On 7/30/11 1:14 PM, Jeremy Pereira wrote:
> On 30 Jul 2011, at 18:17, Les Mikesell wrote:
>> '403 forbidden' makes reasonable sense for a client-side message to someone who shouldn't know internal details anyway.
> Seriously? You think an HTTP response code (which *is* an internal detail) is an acceptable error message. You think it makes sense? Why is 403 forbidden? Oh, right, that's just a code. Ok what is forbidden? Is it me? the repository? writing to the repository? writing to a particular file? Why is it forbidden? Is it because it is Tuesday? WHY???!!!!
> It's a useless error message. It's even pretty useless to the average person when they are trying to use a browser to access a URL.
From a security perspective it is a bad idea to tell a network client that is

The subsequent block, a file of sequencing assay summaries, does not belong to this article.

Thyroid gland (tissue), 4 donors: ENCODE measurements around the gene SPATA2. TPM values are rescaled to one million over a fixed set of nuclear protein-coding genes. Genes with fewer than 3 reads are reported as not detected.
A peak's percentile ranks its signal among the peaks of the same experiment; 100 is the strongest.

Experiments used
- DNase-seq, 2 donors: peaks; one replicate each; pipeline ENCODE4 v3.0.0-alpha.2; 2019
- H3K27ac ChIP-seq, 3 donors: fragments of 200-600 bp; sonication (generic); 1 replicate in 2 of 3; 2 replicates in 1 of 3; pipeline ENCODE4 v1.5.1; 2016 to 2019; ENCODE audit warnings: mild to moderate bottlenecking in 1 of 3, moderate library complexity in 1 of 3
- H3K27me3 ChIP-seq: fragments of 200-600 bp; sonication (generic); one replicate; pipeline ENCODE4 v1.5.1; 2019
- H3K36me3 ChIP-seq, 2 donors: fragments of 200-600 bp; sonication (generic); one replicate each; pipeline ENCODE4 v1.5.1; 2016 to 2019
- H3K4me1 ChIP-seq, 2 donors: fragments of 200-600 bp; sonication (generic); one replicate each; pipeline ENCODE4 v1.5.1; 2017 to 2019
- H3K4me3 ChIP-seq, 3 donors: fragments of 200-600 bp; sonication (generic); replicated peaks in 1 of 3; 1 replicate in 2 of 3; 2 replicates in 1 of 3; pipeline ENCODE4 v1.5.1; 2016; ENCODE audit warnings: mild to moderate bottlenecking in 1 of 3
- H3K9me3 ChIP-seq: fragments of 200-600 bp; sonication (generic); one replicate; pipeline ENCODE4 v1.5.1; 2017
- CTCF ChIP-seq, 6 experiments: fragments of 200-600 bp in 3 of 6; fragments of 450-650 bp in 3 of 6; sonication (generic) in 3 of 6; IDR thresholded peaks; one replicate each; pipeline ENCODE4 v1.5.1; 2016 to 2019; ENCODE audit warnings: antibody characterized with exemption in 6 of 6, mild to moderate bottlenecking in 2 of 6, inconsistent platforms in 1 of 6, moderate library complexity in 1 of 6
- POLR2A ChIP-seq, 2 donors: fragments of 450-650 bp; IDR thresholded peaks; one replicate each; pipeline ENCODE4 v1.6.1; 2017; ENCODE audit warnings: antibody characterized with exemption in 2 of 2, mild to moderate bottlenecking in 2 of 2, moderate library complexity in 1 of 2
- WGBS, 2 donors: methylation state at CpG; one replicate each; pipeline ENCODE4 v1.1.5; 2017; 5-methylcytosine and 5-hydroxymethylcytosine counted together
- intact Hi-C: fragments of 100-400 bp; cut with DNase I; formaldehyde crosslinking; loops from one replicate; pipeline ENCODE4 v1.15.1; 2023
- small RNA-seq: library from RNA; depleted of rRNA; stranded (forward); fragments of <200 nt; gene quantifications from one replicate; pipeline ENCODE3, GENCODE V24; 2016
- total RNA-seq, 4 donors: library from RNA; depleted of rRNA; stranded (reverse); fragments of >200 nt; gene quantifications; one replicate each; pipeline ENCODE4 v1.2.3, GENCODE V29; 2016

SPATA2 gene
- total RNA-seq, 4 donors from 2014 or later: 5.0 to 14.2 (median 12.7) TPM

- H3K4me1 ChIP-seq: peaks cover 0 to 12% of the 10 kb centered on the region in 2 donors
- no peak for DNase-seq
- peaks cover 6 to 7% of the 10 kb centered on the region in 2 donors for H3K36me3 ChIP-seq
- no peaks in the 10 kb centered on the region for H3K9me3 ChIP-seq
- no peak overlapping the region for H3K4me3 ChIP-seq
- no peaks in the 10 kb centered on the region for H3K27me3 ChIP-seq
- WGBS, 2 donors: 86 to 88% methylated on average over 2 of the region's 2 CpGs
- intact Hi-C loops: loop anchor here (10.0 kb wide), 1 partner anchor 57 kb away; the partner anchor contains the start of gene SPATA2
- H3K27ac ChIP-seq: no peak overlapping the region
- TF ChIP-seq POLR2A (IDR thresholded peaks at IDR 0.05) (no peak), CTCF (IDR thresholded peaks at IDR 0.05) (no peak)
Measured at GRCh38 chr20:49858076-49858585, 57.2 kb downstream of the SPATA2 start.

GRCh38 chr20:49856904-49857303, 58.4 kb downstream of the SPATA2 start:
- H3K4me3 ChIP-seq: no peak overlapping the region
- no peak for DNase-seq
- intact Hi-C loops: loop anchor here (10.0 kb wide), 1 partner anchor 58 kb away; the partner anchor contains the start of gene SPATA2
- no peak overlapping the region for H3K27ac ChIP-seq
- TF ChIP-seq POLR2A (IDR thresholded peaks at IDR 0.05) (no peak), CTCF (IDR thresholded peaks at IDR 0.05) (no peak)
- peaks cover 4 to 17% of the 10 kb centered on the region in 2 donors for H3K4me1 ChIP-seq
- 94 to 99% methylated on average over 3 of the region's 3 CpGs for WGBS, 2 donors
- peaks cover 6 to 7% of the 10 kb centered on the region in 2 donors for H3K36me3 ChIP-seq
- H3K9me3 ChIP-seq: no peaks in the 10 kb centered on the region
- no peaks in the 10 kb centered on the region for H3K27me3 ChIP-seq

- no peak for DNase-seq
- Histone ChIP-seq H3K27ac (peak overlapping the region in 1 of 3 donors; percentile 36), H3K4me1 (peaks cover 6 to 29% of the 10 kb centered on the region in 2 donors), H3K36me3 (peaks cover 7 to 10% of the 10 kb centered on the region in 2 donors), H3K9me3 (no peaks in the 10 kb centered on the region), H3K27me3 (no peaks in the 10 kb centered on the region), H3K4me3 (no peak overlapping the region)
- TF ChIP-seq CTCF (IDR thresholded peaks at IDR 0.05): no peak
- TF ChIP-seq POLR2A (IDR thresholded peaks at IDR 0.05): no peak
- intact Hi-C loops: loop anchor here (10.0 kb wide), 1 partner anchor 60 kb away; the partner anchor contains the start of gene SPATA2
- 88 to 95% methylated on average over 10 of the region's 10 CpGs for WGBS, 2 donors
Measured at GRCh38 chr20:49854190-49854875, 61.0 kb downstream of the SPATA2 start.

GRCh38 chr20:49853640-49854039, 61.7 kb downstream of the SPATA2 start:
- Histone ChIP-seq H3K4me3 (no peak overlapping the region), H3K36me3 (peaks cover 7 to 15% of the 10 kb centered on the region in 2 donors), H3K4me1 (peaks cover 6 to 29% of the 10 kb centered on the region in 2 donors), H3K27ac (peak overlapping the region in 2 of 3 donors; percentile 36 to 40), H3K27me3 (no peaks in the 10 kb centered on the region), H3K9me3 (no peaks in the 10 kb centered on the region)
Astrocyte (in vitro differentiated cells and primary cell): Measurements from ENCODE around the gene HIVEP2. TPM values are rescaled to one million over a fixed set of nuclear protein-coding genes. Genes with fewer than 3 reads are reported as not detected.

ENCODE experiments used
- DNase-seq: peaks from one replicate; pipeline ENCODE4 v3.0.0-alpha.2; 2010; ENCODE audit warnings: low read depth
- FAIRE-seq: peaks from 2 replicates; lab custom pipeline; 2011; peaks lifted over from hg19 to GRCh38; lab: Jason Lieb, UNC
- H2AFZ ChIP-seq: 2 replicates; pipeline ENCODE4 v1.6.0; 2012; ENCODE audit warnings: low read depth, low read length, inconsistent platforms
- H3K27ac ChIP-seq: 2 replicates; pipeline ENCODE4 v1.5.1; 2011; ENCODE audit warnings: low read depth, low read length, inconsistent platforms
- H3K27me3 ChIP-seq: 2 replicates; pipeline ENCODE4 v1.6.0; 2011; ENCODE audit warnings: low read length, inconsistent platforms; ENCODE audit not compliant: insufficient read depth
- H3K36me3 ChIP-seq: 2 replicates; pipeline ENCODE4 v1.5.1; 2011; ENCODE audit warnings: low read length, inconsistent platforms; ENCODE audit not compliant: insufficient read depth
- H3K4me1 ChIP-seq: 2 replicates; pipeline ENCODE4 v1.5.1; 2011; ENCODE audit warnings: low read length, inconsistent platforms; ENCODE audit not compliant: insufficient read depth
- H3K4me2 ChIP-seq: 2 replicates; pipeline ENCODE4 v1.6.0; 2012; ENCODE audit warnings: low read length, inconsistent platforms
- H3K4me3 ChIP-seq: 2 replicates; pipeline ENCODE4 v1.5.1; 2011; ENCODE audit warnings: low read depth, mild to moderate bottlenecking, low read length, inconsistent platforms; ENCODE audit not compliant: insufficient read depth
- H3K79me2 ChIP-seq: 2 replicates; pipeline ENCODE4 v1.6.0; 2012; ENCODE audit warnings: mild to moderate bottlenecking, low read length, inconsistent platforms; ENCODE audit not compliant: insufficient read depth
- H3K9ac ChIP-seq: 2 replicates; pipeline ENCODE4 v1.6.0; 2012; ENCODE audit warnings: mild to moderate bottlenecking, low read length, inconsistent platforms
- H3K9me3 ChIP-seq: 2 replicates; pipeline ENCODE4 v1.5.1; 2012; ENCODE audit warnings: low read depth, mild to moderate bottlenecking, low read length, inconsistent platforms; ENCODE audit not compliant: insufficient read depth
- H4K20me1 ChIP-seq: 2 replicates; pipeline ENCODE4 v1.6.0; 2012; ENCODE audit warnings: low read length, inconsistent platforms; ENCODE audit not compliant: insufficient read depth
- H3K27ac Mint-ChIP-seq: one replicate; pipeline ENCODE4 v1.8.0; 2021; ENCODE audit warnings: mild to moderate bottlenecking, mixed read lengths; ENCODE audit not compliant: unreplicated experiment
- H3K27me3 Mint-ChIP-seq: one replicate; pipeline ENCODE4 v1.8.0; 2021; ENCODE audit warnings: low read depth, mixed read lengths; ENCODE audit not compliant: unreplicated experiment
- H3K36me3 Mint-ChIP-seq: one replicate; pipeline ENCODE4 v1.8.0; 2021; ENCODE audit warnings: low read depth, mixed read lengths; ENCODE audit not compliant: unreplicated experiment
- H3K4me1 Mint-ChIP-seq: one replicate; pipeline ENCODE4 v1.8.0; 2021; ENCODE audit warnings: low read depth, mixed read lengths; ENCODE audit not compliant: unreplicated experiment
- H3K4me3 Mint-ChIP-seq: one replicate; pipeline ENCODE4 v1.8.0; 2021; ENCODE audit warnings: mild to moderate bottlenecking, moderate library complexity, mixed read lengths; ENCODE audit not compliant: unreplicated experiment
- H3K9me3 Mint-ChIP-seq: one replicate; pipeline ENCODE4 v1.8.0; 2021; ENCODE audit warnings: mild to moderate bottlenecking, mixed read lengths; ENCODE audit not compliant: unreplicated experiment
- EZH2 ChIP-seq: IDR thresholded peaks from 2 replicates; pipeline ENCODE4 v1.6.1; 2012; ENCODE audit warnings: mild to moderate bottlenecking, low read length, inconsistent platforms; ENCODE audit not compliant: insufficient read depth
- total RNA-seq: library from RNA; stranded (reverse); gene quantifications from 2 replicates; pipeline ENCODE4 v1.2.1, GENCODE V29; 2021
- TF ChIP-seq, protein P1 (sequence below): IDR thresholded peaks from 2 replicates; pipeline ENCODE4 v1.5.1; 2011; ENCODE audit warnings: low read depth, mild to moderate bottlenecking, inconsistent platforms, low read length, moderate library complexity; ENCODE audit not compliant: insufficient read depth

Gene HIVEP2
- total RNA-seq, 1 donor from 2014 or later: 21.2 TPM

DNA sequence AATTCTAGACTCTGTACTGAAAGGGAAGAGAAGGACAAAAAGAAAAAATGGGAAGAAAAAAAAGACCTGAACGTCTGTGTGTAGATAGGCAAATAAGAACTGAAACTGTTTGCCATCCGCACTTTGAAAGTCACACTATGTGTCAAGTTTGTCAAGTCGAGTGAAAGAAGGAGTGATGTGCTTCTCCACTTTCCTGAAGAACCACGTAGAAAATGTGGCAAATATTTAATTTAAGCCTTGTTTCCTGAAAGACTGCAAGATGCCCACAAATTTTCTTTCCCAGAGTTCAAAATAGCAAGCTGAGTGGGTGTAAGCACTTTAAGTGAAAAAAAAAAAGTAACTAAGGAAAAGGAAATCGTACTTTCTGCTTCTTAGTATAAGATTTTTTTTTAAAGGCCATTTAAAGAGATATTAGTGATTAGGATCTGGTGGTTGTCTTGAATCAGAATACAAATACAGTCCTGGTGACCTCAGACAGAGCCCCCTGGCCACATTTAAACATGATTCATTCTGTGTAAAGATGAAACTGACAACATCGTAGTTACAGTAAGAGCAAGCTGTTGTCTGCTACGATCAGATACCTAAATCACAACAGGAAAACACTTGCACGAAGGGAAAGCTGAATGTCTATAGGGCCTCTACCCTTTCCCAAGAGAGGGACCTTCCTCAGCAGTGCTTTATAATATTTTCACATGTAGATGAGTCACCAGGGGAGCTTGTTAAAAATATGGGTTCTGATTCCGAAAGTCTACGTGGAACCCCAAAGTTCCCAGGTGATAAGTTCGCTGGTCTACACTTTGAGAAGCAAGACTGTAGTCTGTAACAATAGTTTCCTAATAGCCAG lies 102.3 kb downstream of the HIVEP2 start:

doing something you have explicitly denied any of the details of how the system
is configured to prevent it. Working correctly is usually a yes or no question
and this answer is clearly 'no'.
>> Is something better in the apache error log where the sysadmin who set it up wrong should be looking?
> Except that the administrator might not have set up the repository wrong. He might have made it deliberately read only. Users should not have to trawl Apache logs to find out that they are not allowed to commit to a repository.
Right, if the system is intentionally set up for read-only access, the user
should not get a hint about how to work around it, and it won't do them any
particular good to know if it is denied in the http config, the authorization
setup, or the filesystem. Really, what do you need to know as an end user
besides that your commit was denied?
Received on 2011-07-30 21:10:54 CEST